• Property rights: male tends to retain ownership and control of property, women trapped in situations of domestic violence. Widows may be evicted by family members.

De jure and de facto access to justice

  • Failure to launch immediate search for the victim, low priority in relation to other crimes,
  • Lack of human, technical, or financial resource
  • Limited Intervention by police and prosecutors- women do not trust corrupt, dysfunctional judicial system
  • Limited access to justice by women (language, costs, bias against women, geographic distance, lack of judicial protection during proceedings)
  • Focus on physical evidence and testimony to the exclusion of other types of evidence
  • Victim not considered credible
  • Authorities are not impartial in investigation
  • Authorities blame the victim for what happened
  • Victim will not testify because of fear of reprisal, fear of loss of economic support
  • Judges are biased, fear of being labelled “feminist” or “effeminate”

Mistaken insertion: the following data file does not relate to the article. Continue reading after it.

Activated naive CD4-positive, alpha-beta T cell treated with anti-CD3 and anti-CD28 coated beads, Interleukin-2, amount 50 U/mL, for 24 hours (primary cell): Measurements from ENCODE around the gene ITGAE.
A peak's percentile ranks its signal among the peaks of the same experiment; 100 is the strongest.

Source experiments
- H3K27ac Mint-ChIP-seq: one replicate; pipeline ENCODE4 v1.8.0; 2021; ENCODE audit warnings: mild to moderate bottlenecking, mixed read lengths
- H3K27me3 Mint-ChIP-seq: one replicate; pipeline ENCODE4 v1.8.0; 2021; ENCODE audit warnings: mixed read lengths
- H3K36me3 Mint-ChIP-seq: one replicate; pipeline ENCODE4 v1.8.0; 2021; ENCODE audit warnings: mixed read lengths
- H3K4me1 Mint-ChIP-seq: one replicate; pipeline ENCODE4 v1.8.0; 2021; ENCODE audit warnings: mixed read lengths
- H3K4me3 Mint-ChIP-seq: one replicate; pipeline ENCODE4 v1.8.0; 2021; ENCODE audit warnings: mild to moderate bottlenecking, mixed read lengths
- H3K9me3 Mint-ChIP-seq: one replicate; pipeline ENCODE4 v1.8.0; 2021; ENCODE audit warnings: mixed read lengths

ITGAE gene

• Prosecutor will not seek indictment unless sure case will win, based on strong evidence not seriousness of facts
  • Limited statistics on rape, murder, etc
  • Impunity for sexual violence
  • Lenient sentencing
  • Little compensation to survivors, No access to Counselling
  • Sparse availability of Shelters

Traditional practices:

  • Informal community justice, may use traditional sanctions, such as honor killings- cultural relativist arguments
  • Honour crimes: women protest forced marriage and leaves, accused of infidelity and killed to restore family honour
  • Female genital mutilation
  • Dowry practices
  • Forced marriage/child marriage
  • Woman ceded from one family to another in order to settle a dispute

Case Ciudad Juarez

  • Between 1993 and 2005- 377 women murdered, those cases involving sexual violence only convicted 33.3%.

Due Diligence Standard

  • Declaration on the Elimination of Violence against Women (1993)
  • State has duty to prevent, investigate, punish acts of violence against women by State or private persons
  • Inter American Convention on the Prevention, Punishment and Eradication of Violence Against Women apply due diligence
  • Traditional perspective has been response to acts of violence. Now we focus on prevention, duty to change patriarchal gender structures which promote violence against women.

Velasquez Rodriguez v. Honduras (disappearance)

  • State is responsible for act of private person when failed to exercise due diligence to prevent the violation or respond to it.
  • Legal, political, administrative, and cultural measures to promote the protection of human rights.